Ever wonder what it’s like to walk among ancient ruins? You can do just that in Olympia, Greece! I’m missing adventure in the great wide somewhere right now so I’m writing about some of my favorite places I went before I started The Rose Table. I visited Olympia back in 2009 while studying abroad in Greece. Here’s part three of my Throwback Travel Series!
Olympia is in the western part of the Greek Peloponnese, about a four hour drive from Athens. Olympia is best known for having founded the Olympic Games. Today, you can find the ruins of not only the temples, but also the remains of the structures used for the original Olympic games. Pretty cool!
In its heyday, the ancient city of Olympia was famous even outside of Greece. Athletes from all over traveled to Olympia to compete in the Olympic Games, which were held every four years starting in 776 B.C. as part of the Festival of Zeus. The games took place until the 4th century B.C. when Theodosius I abolished pagan festivals, thus ending the Festival of Zeus. Theodosius II had the temples destroyed. The ruins were discovered in the early 1800s and Olympia became a UNESCO World Heritage site in 1989.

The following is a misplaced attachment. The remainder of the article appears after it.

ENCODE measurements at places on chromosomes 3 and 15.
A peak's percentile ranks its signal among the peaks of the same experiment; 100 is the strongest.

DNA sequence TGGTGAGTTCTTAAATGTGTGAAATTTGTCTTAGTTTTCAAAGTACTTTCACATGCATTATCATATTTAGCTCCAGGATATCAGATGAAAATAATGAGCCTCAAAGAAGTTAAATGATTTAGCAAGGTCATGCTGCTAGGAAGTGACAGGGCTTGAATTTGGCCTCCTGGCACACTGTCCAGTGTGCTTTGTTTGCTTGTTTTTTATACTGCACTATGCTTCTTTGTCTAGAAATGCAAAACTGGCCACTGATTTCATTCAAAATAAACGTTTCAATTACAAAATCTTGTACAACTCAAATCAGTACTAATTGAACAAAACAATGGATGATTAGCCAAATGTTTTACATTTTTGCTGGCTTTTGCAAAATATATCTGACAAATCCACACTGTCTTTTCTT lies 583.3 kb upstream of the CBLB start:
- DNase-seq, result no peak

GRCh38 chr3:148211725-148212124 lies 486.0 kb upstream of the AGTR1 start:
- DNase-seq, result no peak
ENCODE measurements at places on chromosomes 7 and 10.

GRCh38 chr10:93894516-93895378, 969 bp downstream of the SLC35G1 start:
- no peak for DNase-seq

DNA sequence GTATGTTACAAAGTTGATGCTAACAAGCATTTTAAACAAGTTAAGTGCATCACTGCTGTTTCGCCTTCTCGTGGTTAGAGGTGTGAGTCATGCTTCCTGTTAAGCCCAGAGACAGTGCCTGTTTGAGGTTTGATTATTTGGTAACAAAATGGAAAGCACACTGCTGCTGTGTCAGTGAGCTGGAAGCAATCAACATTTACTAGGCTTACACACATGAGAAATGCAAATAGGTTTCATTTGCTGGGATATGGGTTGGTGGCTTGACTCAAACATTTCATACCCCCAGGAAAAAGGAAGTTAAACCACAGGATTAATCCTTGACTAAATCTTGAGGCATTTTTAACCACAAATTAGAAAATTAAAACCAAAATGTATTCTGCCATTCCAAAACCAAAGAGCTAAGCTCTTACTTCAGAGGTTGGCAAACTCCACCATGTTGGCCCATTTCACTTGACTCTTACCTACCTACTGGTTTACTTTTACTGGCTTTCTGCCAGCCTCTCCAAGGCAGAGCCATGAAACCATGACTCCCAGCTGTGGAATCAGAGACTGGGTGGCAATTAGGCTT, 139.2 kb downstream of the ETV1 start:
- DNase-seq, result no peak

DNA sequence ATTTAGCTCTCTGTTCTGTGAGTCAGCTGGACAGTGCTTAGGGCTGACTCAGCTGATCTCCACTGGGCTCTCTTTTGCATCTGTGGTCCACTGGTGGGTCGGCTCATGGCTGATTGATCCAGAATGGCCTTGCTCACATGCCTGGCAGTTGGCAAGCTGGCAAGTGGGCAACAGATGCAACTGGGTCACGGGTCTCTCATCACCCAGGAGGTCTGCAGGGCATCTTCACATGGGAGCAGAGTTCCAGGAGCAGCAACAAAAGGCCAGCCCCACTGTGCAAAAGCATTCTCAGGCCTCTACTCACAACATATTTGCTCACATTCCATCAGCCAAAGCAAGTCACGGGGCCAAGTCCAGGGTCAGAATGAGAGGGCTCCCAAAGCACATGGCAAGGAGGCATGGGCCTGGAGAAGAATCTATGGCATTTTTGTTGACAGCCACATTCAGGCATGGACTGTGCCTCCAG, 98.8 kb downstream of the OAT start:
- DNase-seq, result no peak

In addition to exploring the ruins, you can also step back in time with the Archaeological Museum at Olympia. This is one of the most famous museums in Greece, and is definitely worth a visit if you love ancient history! Here you can find ancient helmets, statues, Hermes and the Infant Dionysus (quite a famous statue!), plus parts of the original Temple of Zeus, which was one of the largest temples in Greece at the time. Tickets cost $10-$15, which includes admission to both the museum and the archaeological site. You can get additional information about visiting Olympia here.
Want more Greece? Read about Nafplio, Mycenae, and Epidaurus!
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Keep dreaming of adventure,
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